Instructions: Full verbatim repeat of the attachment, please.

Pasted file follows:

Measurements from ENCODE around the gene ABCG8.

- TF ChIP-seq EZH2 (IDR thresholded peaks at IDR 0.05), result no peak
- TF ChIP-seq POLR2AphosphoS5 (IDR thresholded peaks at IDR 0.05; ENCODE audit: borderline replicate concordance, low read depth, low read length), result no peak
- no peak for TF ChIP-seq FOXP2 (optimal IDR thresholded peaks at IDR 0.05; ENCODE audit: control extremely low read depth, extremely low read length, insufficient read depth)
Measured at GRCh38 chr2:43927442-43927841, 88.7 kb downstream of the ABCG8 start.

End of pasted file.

Measurements from ENCODE around the gene ABCG8.

- TF ChIP-seq EZH2 (IDR thresholded peaks at IDR 0.05), result no peak
- TF ChIP-seq POLR2AphosphoS5 (IDR thresholded peaks at IDR 0.05; ENCODE audit: borderline replicate concordance, low read depth, low read length), result no peak
- no peak for TF ChIP-seq FOXP2 (optimal IDR thresholded peaks at IDR 0.05; ENCODE audit: control extremely low read depth, extremely low read length, insufficient read depth)
Measured at GRCh38 chr2:43927442-43927841, 88.7 kb downstream of the ABCG8 start.